Recycling has been a hot topic in the media lately. For Fiona Clements, designer of the eco fashion label Senorita AweSUMO, it’s a way of life. As we blog, she is busy preparing for NZ Eco Fashion Week in Lower Hutt next month. She still found time to talk to us about her aesthetic and what she likes about Dunedin.
You grew up in Waitati, on the outskirts of Dunedin. Tell us about your upbringing.
I grew up outside, playing at the beach, having adventures, cooking on hobo stoves, making huts and staying out all day. Surrounded by nature, barefoot, sun-filled days, Mum’s veggie garden, home preserves, baking and chickens. Waitati is a great community and my best friend (11 days older than me) lived just through the neighbours’ paddock up the back.
How did this environment influence what you do?
The environment has influenced me because I am a creature of the earth and need to be closely connected to it. I love textures, ripples in the sand, clouds, colours of the sunset. I know that being close to the earth is better. I prefer organic, sustainable living. I’m a very sensitive person; my body reacts badly to toxins and I believe that what you have and are as a being should always be honest to yourself and earth alike.
What prompted you to become an eco-fashion designer?
I got sick from working in the sign-writing/graphic design industry. I lived in the realm of Headachia for 6 months, then got fired. I knew I needed to change my life for the better so I moved back home with my parents as I was too ill to look after myself. I entered Novadown Fashioned Feathers competition and won in 2008 with my entry ButterFly Free. This made me realise I could do the polytech course and applied. I never thought I’d graduate from something like that. I’m happy I proved myself wrong.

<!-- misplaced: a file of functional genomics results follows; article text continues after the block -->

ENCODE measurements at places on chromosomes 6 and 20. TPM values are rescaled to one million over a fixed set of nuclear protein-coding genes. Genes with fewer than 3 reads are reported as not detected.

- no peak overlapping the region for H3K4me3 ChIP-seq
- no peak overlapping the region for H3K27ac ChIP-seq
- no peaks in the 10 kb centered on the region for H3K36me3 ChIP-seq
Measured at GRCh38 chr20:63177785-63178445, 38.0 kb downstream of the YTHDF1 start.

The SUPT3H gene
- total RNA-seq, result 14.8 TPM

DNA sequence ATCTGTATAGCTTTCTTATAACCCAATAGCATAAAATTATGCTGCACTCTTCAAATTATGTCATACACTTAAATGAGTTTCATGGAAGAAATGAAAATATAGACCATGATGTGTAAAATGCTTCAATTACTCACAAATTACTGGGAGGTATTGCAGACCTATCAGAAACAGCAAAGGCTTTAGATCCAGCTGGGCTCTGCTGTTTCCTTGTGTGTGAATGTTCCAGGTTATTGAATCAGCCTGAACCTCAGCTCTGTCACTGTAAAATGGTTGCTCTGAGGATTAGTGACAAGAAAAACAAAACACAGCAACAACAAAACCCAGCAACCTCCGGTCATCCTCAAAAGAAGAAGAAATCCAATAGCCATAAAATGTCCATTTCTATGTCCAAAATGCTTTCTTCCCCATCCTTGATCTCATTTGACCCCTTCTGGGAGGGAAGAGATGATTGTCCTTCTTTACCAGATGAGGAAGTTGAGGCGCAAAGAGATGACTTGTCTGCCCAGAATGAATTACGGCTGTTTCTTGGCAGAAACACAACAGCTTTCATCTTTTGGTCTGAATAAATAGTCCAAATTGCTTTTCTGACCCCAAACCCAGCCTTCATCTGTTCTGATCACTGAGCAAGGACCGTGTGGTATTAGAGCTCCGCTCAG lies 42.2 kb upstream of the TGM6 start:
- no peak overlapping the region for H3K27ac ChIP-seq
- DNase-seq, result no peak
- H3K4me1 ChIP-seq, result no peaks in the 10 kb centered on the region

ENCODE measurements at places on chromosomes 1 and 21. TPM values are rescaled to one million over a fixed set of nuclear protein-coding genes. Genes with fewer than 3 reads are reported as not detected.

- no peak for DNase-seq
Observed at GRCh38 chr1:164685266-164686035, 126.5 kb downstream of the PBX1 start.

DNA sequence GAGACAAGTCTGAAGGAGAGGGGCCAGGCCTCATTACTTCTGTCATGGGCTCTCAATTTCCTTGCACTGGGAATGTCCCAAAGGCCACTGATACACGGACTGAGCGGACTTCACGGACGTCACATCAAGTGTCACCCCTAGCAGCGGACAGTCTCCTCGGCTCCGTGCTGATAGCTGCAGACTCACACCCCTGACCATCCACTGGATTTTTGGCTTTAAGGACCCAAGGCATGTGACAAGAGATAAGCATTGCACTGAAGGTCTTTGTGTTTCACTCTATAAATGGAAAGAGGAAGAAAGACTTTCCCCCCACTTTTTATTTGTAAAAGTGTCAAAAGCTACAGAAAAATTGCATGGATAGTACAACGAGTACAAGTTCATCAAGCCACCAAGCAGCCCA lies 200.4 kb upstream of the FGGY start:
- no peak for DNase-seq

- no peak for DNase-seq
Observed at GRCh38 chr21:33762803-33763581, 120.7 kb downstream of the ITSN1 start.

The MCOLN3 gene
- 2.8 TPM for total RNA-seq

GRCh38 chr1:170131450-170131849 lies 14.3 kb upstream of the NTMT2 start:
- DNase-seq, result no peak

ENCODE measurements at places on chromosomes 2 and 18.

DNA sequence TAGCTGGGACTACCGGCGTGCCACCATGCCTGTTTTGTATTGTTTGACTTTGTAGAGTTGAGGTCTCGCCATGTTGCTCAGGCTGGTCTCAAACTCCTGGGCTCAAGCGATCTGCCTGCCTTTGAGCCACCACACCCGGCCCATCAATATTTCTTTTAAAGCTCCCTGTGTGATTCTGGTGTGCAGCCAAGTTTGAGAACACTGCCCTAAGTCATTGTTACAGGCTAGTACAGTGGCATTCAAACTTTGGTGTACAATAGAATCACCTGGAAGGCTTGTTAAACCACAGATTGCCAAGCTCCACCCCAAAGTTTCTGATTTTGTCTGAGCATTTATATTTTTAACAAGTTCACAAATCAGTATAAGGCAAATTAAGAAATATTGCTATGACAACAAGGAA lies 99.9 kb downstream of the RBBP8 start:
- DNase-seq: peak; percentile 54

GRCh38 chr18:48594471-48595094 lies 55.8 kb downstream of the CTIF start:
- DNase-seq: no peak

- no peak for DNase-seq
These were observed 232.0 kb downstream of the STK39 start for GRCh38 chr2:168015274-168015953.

Do you have any qualifications in fashion design?
I have a Bachelor of Design (Fashion) from the Otago Polytechnic (passed with merit) in 2011.
Many renowned fashion designers leave garment construction to others. Are you handy with a sewing machine and if so, where/when did you learn your skills?
Handy with a sewing machine is an understatement. I’m a third generation Dunedin sewer! I have a very close relationship with my machines. It’s necessary as the way I design and make my garments is very different to ‘normal’ fashion designers. I have to know the capabilities of my machines so I can push the boundaries. I learnt to sew from my family; my maternal grandmother was a tailoress and had a shop in North East Valley, Dunedin. I still treasure her sewing things and use them daily. As a child, my mother made most of my clothes.
Tell us about your ‘Te Warewhare Whakapau’ collection.
‘Te Warewhare Whakapau’ is a collection of pieces to show consumers that the waste they throw away is still beautiful and useful. It highlights that the other side of ‘quick turn around fashion’ means that people throw away beautiful useful things in pursuit of the next new thing. This collection is your waste, DUNEDIN!
You find your recycled materials in landfills and op shops. How much time do you spend looking for materials?